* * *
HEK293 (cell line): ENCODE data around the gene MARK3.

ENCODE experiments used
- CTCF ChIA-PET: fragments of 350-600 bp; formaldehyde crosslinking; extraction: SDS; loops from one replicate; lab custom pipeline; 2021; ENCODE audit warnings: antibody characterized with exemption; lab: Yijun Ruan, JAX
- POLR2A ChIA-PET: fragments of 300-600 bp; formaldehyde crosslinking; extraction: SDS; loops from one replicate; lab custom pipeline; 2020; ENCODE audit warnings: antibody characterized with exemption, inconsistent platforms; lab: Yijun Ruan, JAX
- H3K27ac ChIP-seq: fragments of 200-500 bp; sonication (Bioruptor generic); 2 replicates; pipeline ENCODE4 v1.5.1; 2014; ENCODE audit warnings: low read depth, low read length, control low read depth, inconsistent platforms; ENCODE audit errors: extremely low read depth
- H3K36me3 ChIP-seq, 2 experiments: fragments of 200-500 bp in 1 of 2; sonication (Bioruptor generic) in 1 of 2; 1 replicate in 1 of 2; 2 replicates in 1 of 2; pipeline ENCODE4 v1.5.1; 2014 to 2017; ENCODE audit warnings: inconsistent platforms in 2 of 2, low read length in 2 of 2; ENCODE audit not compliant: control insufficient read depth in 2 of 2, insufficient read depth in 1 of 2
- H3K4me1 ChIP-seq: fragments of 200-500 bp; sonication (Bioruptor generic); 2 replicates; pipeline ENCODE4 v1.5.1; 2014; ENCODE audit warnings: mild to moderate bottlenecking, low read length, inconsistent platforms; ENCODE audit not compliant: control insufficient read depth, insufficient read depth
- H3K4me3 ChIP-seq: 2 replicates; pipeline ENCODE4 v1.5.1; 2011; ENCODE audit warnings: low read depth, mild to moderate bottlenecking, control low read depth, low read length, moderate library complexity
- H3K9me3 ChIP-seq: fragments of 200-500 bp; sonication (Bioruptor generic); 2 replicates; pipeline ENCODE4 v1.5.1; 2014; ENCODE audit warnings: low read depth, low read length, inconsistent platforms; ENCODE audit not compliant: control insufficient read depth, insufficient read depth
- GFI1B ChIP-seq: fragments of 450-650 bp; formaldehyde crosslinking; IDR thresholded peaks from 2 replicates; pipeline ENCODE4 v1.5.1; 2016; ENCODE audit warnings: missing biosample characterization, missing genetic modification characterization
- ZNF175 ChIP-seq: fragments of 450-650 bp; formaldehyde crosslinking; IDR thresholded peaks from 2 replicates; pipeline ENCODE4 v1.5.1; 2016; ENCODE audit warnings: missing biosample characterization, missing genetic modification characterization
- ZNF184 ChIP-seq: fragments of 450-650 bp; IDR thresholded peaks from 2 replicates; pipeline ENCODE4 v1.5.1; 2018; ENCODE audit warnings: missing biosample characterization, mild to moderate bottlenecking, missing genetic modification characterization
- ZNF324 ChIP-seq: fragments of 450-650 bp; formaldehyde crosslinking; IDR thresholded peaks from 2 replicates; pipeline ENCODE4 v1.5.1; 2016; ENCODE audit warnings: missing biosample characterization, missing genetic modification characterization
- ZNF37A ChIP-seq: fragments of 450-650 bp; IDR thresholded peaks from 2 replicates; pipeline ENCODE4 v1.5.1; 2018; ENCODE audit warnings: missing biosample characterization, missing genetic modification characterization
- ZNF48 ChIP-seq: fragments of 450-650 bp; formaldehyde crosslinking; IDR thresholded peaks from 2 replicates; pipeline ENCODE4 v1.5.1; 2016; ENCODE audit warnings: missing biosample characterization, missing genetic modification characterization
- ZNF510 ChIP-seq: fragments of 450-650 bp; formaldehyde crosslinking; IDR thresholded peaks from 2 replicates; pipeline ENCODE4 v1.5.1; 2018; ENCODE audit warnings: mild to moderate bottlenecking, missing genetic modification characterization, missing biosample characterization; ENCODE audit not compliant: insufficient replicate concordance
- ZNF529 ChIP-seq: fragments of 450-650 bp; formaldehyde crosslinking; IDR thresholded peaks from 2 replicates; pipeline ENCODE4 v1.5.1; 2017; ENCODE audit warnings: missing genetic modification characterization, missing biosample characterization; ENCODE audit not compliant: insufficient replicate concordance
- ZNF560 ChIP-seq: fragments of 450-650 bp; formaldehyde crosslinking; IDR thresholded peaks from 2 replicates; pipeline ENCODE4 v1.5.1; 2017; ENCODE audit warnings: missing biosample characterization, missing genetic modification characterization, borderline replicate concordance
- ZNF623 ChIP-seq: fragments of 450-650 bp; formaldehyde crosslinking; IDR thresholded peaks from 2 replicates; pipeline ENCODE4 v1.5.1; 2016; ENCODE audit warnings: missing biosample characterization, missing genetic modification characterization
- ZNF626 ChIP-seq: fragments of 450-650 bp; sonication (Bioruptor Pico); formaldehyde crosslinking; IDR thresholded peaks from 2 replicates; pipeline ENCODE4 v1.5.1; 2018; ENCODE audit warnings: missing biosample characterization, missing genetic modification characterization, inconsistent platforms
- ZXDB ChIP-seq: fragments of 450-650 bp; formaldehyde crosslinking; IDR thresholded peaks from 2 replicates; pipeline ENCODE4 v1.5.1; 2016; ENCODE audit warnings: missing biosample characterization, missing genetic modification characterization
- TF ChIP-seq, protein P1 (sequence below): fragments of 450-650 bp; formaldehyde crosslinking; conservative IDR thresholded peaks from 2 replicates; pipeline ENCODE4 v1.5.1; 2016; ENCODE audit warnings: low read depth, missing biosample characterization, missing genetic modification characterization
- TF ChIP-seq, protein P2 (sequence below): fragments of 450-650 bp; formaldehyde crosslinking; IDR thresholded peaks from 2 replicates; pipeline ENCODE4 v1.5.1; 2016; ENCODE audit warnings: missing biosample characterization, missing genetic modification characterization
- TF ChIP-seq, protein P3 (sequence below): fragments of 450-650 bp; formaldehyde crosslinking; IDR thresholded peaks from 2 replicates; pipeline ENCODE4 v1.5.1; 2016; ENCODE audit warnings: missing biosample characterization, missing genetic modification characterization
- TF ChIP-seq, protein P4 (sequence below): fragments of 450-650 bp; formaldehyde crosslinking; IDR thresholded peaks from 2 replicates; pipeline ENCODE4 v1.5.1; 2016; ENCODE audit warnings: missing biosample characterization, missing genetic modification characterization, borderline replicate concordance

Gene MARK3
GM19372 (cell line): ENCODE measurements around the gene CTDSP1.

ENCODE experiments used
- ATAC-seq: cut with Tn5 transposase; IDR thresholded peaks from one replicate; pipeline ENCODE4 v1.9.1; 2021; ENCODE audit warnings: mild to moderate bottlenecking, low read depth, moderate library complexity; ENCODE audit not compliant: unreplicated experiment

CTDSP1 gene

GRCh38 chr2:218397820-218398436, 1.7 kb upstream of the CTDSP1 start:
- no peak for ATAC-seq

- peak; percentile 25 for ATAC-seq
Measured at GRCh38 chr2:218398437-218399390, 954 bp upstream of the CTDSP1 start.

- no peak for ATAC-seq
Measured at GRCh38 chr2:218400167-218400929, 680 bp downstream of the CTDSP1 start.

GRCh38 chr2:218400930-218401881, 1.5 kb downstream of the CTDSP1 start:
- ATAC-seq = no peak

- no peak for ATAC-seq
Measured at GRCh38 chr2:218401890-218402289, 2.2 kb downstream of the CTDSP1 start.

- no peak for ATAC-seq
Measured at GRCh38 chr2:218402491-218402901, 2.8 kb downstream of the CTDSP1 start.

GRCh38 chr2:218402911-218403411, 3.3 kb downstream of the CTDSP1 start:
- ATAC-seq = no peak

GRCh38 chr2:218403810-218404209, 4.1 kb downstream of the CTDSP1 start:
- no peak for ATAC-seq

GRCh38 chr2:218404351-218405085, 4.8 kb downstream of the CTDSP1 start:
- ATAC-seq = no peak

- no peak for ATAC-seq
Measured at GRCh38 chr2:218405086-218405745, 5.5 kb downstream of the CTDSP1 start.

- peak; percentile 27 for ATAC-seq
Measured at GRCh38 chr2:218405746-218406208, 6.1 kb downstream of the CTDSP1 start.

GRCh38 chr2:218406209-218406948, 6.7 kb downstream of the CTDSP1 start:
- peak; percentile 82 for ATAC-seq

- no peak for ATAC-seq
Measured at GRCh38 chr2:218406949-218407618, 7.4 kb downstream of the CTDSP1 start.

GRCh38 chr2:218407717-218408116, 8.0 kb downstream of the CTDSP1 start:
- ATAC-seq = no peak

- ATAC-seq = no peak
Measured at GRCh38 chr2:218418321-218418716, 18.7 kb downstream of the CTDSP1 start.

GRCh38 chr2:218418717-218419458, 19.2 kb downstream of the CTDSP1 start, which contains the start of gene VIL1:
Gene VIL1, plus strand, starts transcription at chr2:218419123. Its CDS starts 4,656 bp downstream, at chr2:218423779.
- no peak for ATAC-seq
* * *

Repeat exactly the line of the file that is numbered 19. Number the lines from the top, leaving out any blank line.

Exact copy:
- ZNF623 ChIP-seq: fragments of 450-650 bp; formaldehyde crosslinking; IDR thresholded peaks from 2 replicates; pipeline ENCODE4 v1.5.1; 2016; ENCODE audit warnings: missing biosample characterization, missing genetic modification characterization